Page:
Having Strange Dreams During the Pandemic? You’re Not Alone

Research shows an uptick in vivid dreams and nightmares since the onset of COVID

Posted Dec 30, 2020

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Over the past year, the COVID-19 pandemic has not only disrupted our waking lives, it’s also left a mark on our dreams.

Three anthropologists at the University of Toronto have confirmed that the majority of people feel their dreams changed after the onset of the pandemic, with many reporting more vivid imagery and more frequent nightmares.

Leela McKinnon, Erica Kilius, and Noor Abbas surveyed 84 university students from 22 different countries on the dreams they had in the early lockdown stage of the pandemic. Three-quarters of the study participants felt their dreams had changed since the pandemic began. They were dreaming more vividly than before, they dreamt more often of family and friends, and they had more frequent nightmares.

“That’s exactly what we would expect if outside anxieties and fears come into dreams, because that’s what people are experiencing in real life,” says McKinnon, one of the survey authors. “It seems that dreams are related to outside stressors.”

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That doesn’t mean that people are literally dreaming about COVID-19. Only about a third of the students remembered having dreams about features of the pandemic, like social distancing and personal protective equipment. More often, pandemic anxieties manifest themselves metaphorically.

One participant in the study dreamt of receiving a restaurant bill for $8,200, making them worry they wouldn’t be able to afford their university tuition. Another dreamer had a nightmare about being unable to move as an enormous ocean wave swept towards them.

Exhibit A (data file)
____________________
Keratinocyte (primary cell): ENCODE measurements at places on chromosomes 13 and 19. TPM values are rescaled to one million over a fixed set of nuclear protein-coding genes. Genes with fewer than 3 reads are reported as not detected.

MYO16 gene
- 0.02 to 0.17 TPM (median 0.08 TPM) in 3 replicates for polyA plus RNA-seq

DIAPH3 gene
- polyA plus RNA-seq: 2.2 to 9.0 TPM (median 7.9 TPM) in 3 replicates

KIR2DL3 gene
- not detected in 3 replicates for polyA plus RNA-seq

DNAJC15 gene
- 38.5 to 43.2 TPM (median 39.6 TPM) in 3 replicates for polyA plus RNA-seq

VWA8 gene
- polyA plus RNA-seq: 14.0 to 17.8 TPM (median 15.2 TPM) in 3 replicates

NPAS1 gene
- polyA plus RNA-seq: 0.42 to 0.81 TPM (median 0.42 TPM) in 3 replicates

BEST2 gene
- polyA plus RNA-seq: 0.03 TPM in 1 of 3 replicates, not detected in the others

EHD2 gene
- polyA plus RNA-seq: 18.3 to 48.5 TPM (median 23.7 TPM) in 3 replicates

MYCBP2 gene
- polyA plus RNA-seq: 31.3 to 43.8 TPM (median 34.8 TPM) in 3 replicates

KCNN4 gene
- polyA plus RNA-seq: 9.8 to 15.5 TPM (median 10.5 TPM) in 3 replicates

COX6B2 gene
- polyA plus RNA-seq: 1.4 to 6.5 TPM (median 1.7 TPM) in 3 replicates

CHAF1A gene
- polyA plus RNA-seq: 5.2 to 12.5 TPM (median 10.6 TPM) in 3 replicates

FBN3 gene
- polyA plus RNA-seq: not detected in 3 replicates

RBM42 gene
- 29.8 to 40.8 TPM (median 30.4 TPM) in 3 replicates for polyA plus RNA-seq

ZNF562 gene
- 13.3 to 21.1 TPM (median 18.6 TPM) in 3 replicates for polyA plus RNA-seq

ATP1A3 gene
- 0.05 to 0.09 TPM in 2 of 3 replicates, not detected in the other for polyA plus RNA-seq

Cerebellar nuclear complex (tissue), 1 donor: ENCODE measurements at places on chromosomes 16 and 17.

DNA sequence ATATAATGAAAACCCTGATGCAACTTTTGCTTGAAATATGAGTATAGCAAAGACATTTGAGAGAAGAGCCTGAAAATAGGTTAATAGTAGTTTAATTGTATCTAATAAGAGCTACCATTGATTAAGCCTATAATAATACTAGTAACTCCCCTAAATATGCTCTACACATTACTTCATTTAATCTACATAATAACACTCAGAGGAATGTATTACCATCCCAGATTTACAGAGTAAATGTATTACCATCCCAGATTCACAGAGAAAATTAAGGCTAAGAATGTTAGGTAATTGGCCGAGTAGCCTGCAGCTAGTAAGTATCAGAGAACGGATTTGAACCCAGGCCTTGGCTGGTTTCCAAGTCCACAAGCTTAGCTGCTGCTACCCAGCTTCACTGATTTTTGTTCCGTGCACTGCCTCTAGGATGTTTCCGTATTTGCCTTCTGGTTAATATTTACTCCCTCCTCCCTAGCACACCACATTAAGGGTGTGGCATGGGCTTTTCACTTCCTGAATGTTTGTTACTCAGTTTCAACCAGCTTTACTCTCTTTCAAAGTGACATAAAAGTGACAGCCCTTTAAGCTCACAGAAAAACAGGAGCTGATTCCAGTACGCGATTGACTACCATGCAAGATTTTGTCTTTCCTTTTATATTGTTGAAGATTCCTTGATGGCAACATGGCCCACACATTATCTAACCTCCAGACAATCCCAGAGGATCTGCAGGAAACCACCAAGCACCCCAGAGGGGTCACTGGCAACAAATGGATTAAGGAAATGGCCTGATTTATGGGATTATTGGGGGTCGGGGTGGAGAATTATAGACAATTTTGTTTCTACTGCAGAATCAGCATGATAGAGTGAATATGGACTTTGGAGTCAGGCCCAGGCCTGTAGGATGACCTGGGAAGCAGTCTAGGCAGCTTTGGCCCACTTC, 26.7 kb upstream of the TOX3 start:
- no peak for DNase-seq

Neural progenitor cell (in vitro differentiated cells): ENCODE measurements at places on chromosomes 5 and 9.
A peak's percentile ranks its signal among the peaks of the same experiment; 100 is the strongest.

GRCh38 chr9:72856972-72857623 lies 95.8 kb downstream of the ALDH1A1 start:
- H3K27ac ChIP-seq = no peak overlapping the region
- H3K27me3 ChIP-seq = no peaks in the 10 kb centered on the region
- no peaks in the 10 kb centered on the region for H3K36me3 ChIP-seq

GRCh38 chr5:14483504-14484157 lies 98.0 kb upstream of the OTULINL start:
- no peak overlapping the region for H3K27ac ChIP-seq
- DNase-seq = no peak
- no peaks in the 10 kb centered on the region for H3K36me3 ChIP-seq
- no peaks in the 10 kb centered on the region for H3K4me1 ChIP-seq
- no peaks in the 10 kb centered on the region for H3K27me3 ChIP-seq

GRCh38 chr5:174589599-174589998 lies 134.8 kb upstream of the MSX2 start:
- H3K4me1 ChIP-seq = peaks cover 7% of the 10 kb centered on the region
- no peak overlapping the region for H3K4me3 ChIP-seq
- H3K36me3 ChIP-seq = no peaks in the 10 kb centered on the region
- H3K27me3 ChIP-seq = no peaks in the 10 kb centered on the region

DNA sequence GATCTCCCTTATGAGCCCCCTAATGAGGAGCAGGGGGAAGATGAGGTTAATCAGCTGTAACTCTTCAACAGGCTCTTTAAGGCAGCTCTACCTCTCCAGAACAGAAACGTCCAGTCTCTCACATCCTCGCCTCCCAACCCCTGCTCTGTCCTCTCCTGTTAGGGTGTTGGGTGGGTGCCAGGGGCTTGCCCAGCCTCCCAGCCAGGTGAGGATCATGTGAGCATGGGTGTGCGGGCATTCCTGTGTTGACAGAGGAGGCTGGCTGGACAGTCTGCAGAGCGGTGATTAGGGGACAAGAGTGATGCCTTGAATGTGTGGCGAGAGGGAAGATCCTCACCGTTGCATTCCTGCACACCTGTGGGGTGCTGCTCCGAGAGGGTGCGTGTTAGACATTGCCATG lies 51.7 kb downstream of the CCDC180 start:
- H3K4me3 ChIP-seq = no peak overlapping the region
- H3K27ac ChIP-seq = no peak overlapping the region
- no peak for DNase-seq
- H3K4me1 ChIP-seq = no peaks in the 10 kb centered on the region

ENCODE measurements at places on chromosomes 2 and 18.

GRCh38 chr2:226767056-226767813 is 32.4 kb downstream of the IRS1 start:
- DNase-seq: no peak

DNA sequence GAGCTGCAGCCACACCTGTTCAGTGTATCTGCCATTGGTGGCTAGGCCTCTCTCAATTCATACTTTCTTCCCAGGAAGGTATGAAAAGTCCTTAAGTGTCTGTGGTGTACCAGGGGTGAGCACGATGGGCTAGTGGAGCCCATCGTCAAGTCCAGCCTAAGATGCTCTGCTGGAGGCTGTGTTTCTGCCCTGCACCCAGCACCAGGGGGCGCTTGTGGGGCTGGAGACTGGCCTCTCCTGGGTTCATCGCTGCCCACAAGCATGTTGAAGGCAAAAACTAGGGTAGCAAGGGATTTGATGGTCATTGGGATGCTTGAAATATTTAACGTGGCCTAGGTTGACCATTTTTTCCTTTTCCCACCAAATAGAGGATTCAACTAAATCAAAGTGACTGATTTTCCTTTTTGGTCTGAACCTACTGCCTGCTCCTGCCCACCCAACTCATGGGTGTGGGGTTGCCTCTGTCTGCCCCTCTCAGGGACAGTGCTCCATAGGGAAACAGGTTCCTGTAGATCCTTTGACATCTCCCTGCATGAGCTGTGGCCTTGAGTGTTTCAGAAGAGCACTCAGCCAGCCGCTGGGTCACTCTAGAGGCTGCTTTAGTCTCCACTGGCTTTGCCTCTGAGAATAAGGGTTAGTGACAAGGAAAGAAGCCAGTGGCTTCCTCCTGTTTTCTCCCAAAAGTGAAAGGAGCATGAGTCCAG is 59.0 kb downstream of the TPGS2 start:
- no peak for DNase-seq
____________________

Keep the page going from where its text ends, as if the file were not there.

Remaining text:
Harvard psychologist Deirdre Barrett, who specializes in dream research, found that many people have been dreaming about insects: swarms of wasps, cockroaches, bedbugs, and even grasshoppers with vampire fangs. Barrett believes that’s partly because we use the word “bug” to refer to viruses and partly because a mass of small, dangerous organisms is a good analogy for a microbial threat.

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What’s behind these vivid dreams?

The jury is still out on why humans – along with many other mammals, birds, and reptiles – dream in the first place. One theory is that dreams are nothing but the mind’s attempt to make sense of patterns of brain activity that occur spontaneously as we sleep. Another possibility is that dreams enable us to practice skills and consolidate memories. Finches rehearse their songs and improvise new melodies in their dreams, while studies have shown that people will often dream about an activity they’ve just learned and be better at it when they awaken.

Dreaming may also prepare us to face real-world dangers. Although the experiences we have in our dreams may not be realistic, they allow us to practice how we would behave in a crisis. The University of Toronto researchers believe our COVID-inspired dreams could support this threat-simulation model of dreaming. The fact that we’re having more anxiety dreams during the pandemic suggests that those dreams may be an evolutionary adaptation, one that helps us survive in precarious circumstances by rehearsing what we’ll do if things go awry.

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A man, eyes closed, reclines his head into a bush of pink flowers.
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Overcoming anxiety dreams

If your COVID dreams are bothering you, the best advice is to practice good sleep hygiene. Keep a regular sleep schedule. Irregular sleeping patterns can cause REM rebound – deeper and longer dream states that occur when you finally do catch up on your sleep – which is associated with disturbing dreams.

It’s also important to give yourself time to unwind before bed by shutting off your electronic devices and reading a book or meditating instead. That will enable you to fall asleep more quickly and prevent you from seeing a worrisome piece of news before bed.

Most of all, if you are having unusually vivid or distressing dreams right now, keep in mind that many other people around the world are having the same experience. “We would reassure people that this appears to be normal,” says Kilius, one of the University of Toronto researchers. “They aren’t alone.”